Food allergies: Mom petitions to rid drinks of BVO
A local mother is on a mission to protect children from unsuspecting allergens in sports drinks. Her fight stemmed from her son’s horrible allergic reaction to a sports drink.
Last Saturday’s little league game was the best of 7-year-old Jake Layman’s young life.
“My triple went into the fence,” he says.
Afterward, he and his teammates celebrated with a popular sports drink.
“I took five sips and then went to my brother’s baseball game itching bad,” Jake says. “More bumps kept coming and coming.”
“I saw then he had welts all over his chest and back,” says Jeanee Layman, his mother.
Layman knew her son was allergic to soy, but he’d never had a reaction like this. She thought her son was going into anaphylactic shock.
After visiting the ER and taking Benadryl and steroids this week, Layman zeroed in on an ingredient she hadn’t noticed before: brominated vegetable oil, or BVO.
“It’s illegal in 100 other countries. I was told the vegetable is soybean. I believe it should be listed on a label,” she says.
But Layman also found out, according to the FDA, if BVO is made from highly refined oil, labeling is not required under the Food Allergen Labeling Consumer Protection Act.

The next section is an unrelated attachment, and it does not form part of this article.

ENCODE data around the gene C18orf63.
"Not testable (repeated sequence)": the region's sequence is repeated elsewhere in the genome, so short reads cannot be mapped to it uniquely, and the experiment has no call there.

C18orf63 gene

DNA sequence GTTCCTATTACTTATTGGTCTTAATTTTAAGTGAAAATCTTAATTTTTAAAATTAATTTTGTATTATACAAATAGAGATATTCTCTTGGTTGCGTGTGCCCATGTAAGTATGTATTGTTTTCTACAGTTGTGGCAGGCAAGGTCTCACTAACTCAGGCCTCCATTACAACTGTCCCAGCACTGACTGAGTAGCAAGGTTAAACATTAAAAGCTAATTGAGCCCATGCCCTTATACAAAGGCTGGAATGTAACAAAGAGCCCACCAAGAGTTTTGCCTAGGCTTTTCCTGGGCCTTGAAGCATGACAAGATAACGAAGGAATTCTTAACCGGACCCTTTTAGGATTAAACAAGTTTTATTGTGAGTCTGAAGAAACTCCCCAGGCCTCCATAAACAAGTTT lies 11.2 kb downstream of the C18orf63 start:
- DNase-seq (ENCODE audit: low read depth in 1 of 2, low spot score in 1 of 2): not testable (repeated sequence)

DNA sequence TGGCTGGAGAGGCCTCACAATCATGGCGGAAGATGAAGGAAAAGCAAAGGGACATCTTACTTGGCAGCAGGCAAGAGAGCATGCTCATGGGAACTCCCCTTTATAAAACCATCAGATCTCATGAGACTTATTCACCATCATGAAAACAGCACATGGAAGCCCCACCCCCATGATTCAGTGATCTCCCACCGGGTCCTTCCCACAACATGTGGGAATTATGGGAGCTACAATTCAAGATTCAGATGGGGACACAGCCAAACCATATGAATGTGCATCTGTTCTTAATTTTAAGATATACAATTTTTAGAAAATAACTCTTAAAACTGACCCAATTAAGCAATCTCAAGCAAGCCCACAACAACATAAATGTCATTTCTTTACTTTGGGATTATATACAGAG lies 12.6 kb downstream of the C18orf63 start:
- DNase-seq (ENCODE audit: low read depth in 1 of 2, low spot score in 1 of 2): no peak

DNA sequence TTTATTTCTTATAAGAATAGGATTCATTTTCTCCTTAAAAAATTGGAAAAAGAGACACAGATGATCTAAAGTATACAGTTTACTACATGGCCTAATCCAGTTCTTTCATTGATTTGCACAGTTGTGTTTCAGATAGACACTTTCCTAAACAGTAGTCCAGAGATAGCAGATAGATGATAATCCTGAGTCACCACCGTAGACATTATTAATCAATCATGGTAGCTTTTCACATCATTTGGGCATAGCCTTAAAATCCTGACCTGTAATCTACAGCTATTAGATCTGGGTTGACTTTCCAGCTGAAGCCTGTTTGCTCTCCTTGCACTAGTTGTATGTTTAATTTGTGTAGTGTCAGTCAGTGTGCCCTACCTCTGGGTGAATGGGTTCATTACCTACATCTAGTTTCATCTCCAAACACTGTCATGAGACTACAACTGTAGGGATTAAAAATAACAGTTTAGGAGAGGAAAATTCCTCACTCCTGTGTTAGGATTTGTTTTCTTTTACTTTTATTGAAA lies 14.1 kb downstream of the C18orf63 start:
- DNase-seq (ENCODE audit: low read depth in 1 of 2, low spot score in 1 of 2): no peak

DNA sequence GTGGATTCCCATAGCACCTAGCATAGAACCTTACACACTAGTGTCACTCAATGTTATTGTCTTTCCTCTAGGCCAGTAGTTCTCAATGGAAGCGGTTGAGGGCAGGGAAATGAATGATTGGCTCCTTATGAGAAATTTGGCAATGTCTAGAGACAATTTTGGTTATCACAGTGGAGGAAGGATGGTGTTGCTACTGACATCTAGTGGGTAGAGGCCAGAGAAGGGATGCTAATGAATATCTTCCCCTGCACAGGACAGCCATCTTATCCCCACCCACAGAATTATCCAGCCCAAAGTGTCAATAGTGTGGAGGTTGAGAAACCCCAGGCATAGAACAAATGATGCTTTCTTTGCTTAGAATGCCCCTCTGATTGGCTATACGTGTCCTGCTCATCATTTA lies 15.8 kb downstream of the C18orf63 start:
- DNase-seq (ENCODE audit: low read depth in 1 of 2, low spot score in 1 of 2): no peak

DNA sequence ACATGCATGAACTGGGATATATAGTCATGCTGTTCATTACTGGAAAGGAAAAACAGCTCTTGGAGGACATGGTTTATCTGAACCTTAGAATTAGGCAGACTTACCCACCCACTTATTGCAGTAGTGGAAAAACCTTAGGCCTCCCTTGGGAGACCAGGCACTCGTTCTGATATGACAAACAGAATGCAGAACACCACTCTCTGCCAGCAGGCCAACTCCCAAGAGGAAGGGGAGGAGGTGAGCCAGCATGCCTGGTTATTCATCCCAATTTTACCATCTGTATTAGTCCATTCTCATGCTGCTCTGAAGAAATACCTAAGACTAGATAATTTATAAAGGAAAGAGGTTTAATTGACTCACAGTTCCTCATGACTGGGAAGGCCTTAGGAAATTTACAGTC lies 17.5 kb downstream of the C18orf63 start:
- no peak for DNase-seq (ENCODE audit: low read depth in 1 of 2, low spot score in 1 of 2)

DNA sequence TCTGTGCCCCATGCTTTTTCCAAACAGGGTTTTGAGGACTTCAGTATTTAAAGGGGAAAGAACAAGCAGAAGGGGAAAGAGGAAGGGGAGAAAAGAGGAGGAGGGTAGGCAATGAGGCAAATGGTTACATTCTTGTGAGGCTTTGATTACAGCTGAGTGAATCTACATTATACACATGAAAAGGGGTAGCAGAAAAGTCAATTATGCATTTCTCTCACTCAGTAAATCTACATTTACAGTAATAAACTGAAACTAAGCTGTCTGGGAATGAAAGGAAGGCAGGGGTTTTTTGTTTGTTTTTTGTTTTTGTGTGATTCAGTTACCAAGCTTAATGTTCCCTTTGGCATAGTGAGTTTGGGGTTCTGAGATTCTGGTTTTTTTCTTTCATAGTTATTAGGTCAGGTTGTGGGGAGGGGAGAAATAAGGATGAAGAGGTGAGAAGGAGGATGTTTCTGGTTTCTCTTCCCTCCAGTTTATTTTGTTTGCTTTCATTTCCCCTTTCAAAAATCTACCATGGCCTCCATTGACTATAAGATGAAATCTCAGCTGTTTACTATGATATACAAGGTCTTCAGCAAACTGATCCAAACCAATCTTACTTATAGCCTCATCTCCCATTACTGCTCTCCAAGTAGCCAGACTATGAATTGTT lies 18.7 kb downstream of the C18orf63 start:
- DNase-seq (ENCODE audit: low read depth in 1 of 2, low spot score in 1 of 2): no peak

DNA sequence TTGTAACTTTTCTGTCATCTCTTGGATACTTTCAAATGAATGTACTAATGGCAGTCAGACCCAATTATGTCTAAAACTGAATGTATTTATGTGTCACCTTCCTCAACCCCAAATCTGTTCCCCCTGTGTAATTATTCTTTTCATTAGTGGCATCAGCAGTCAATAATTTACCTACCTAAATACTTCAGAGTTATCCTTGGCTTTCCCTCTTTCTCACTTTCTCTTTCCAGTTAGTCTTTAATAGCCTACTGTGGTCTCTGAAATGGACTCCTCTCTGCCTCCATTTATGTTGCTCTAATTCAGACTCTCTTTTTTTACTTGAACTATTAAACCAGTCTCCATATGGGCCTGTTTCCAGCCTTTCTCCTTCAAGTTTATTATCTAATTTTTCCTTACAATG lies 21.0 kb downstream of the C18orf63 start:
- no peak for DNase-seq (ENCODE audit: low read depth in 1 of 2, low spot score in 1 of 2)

“I don’t understand that,” she says. “I believe it is a drink that gave him anaphylaxis.”
This week, Layman posted a Change.org petition to urge Coke and Pepsi to label their products anyway or dump BVO altogether.
“I hope they take it off shelves,” she says.
And Jake hopes to be well enough to knock another one to the fence this weekend.
A similar petition with 200,000 signatures convinced Pepsi to stop putting BVO in Gatorade this year. That will take full effect this spring.
ABC7 asked Coca Cola if it plans to follow suit with Powerade. The company released the following statement:
"We are in contact with the family and wish the consumer speedy recovery. The safety of our products is our number one priority, and we are taking this matter very seriously. Our products comply with all federal labeling regulations."
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